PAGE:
• Calibrated 14C Dates in Central Europe - Same as Elsewhere?

      Freundlich, J. C.; Schmidt, Burghart (American Journal of Science, 1983-01-01)
      14C dating results derived from an absolutely-dated 471-year tree-ring sequence from central European oak show a trend towards somewhat older dates than those for bristlecone pine tree rings of the same age, but similar to those for Egyptian historical samples. Differences visible between these trend lines are not relevant considering the standard errors proposed by Clark (1975).
    • Current 14C Measurements with the University of Washington Accelerator Facility for Radioisotope Dating

      Farwell, G. W.; Grootes, P. M.; Leach, D. D.; Schmidt, F. H.; Stuiver, Minze (American Journal of Science, 1983-01-01)
      Our accelerator mass spectrometry (AMS) system shows a one-to-one relationship between sample 14C concentrations determined by AMS and by Beta-counting. Measurements of unknown samples against a standard indicate that 14C concentration measurements to better than 2% can be made. For a 30-second data collection interval in a typical run of 100 intervals, the variability of the beam injected into the accelerator is ca 2%, that of the machine transmission is ca 4%, and counting statistics give 4.7% standard deviation for a sample of 80% of modern carbon.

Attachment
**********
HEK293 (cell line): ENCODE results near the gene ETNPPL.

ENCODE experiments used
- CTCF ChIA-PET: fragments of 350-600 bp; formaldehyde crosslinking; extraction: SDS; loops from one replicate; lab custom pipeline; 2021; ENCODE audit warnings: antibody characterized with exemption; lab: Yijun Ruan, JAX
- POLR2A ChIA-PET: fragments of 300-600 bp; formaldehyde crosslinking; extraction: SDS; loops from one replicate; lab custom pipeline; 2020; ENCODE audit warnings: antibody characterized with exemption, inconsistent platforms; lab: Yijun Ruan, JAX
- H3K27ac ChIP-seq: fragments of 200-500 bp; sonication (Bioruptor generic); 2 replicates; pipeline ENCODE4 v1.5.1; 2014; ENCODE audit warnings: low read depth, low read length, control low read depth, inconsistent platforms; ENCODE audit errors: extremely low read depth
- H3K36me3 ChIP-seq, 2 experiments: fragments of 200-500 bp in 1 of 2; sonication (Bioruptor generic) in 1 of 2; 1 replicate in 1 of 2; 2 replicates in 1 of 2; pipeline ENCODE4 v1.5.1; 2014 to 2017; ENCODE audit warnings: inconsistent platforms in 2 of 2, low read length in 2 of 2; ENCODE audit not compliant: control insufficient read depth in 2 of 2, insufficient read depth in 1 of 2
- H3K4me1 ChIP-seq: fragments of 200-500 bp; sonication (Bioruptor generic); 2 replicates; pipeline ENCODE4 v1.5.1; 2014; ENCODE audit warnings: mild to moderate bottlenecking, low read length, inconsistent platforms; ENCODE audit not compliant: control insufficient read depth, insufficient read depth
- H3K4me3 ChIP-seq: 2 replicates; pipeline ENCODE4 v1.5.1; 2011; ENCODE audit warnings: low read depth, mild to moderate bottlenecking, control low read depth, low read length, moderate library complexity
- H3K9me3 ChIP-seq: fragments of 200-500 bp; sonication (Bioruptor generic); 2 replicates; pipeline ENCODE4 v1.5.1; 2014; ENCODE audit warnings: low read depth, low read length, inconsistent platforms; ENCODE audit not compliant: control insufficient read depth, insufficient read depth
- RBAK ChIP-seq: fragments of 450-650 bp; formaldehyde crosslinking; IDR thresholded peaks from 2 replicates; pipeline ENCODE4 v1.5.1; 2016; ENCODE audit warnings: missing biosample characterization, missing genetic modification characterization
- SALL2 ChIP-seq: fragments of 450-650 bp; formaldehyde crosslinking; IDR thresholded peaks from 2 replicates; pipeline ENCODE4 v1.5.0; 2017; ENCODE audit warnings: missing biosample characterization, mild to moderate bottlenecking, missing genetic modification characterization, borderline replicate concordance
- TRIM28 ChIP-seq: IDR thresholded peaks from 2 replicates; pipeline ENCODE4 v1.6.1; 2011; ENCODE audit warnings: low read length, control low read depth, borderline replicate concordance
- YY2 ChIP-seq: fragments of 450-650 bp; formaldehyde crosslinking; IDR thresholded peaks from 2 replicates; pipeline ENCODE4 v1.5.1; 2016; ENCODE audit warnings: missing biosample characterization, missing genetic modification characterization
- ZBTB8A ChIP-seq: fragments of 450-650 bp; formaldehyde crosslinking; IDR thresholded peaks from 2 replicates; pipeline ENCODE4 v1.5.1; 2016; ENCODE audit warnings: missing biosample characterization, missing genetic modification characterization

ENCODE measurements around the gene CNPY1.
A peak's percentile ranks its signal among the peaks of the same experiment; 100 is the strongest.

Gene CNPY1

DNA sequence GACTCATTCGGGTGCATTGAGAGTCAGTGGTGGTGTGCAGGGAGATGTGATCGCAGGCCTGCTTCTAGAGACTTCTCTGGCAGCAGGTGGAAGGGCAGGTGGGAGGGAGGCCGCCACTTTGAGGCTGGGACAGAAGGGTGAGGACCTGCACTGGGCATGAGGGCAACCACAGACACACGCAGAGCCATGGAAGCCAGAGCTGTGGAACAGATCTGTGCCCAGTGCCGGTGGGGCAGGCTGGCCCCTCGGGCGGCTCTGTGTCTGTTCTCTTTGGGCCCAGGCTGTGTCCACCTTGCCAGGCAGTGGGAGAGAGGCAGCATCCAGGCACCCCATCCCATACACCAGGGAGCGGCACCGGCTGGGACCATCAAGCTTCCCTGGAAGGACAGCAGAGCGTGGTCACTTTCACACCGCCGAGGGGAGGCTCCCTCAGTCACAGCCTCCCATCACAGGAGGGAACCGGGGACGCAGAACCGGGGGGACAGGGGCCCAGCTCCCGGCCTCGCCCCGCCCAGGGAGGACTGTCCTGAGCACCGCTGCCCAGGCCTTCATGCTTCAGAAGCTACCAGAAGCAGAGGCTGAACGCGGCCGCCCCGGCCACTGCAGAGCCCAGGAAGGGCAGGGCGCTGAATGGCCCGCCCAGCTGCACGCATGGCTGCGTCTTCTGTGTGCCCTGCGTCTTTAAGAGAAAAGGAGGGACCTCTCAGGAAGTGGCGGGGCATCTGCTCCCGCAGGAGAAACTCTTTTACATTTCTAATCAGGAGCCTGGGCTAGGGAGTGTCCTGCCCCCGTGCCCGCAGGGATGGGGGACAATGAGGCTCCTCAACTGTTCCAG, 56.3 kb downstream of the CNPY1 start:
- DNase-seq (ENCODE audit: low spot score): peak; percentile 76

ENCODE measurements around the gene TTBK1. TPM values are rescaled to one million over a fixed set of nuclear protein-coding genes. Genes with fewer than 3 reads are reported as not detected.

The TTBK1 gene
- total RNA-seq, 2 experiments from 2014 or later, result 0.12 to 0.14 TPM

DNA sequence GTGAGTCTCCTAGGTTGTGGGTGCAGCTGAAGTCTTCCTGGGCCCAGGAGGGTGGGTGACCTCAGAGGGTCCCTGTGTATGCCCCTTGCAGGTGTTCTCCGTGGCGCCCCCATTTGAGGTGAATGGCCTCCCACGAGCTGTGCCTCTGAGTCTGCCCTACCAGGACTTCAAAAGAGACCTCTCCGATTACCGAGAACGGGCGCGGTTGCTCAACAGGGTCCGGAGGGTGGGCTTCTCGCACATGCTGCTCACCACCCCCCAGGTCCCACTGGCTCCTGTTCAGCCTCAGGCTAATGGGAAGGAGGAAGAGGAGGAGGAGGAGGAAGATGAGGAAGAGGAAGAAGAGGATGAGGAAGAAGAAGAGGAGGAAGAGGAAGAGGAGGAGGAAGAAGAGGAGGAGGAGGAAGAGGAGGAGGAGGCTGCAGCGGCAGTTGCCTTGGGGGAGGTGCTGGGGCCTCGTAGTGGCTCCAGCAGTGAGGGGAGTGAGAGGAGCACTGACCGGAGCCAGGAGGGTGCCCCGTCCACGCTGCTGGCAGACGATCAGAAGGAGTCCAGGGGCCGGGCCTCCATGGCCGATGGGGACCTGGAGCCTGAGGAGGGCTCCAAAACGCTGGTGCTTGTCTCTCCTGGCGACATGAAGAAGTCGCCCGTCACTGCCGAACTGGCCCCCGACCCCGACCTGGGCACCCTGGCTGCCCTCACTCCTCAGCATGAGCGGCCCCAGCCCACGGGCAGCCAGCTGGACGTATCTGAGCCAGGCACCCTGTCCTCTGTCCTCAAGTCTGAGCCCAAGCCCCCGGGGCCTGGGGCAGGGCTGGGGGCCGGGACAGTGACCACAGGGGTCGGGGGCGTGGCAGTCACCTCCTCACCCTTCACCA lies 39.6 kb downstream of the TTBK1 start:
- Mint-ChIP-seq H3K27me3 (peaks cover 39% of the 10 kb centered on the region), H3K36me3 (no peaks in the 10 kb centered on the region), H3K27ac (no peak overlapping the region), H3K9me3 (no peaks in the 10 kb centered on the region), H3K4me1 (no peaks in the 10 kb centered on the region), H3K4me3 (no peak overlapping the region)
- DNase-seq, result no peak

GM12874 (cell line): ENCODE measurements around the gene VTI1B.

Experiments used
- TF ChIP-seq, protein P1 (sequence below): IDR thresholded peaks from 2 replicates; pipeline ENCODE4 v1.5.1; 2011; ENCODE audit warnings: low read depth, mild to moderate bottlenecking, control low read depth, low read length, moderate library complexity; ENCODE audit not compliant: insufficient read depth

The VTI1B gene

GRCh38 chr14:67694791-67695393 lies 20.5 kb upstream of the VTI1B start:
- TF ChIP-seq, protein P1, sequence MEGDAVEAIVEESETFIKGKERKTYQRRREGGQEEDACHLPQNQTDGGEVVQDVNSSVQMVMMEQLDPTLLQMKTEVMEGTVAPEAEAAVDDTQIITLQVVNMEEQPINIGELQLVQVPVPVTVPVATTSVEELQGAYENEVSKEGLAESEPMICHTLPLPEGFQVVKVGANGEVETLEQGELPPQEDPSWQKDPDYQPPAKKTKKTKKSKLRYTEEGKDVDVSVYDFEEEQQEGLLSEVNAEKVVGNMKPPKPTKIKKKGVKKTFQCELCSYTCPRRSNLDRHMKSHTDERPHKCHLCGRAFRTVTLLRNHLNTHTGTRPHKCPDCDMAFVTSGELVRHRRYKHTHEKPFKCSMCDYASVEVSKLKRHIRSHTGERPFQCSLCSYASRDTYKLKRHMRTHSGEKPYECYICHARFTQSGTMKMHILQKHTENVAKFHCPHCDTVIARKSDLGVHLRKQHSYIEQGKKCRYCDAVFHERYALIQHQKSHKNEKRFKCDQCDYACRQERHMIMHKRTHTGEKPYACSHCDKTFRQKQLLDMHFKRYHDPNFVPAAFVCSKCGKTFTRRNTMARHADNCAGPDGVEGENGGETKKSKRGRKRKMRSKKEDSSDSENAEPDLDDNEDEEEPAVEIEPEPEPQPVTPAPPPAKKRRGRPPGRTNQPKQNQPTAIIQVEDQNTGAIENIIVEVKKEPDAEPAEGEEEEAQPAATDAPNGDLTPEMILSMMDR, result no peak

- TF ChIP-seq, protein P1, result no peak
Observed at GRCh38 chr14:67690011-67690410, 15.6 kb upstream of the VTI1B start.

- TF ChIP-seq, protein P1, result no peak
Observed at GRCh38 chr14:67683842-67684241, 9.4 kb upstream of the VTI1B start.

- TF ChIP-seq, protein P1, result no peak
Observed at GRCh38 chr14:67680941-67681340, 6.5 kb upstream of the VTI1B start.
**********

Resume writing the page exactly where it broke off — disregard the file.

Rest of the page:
• Recent 14C Measurements with the Chalk River Tandem Accelerator

      Brown, R. M.; Andrews, H. R.; Ball, G. C.; Burn, Neil; Davies, W. G.; Imahori, Yoshio; Milton, J. C. D.; Workman, Wayne (American Journal of Science, 1983-01-01)
      The Chalk River Tandem Accelerator Mass Spectrometry System has reached a state of reliable measurement of 14C using 2 to 5mg elemental carbon prepared by Mg reduction of CO2. For two comparisons of a near-modern unknown with the NBS oxalic acid standard we obtain a total error of ∼ +/- 4.5%, consisting of a random system error of about +/- 3.5% combined with the statistical counting error. Measurements have been made on 70 samples in 30 days of running time during the past year. Samples included deep rock carbonates, cosmogenic 14C in meteorites, charcoal from earthquake fault zones, collagen of bone artifacts and fossil beetle-fragments.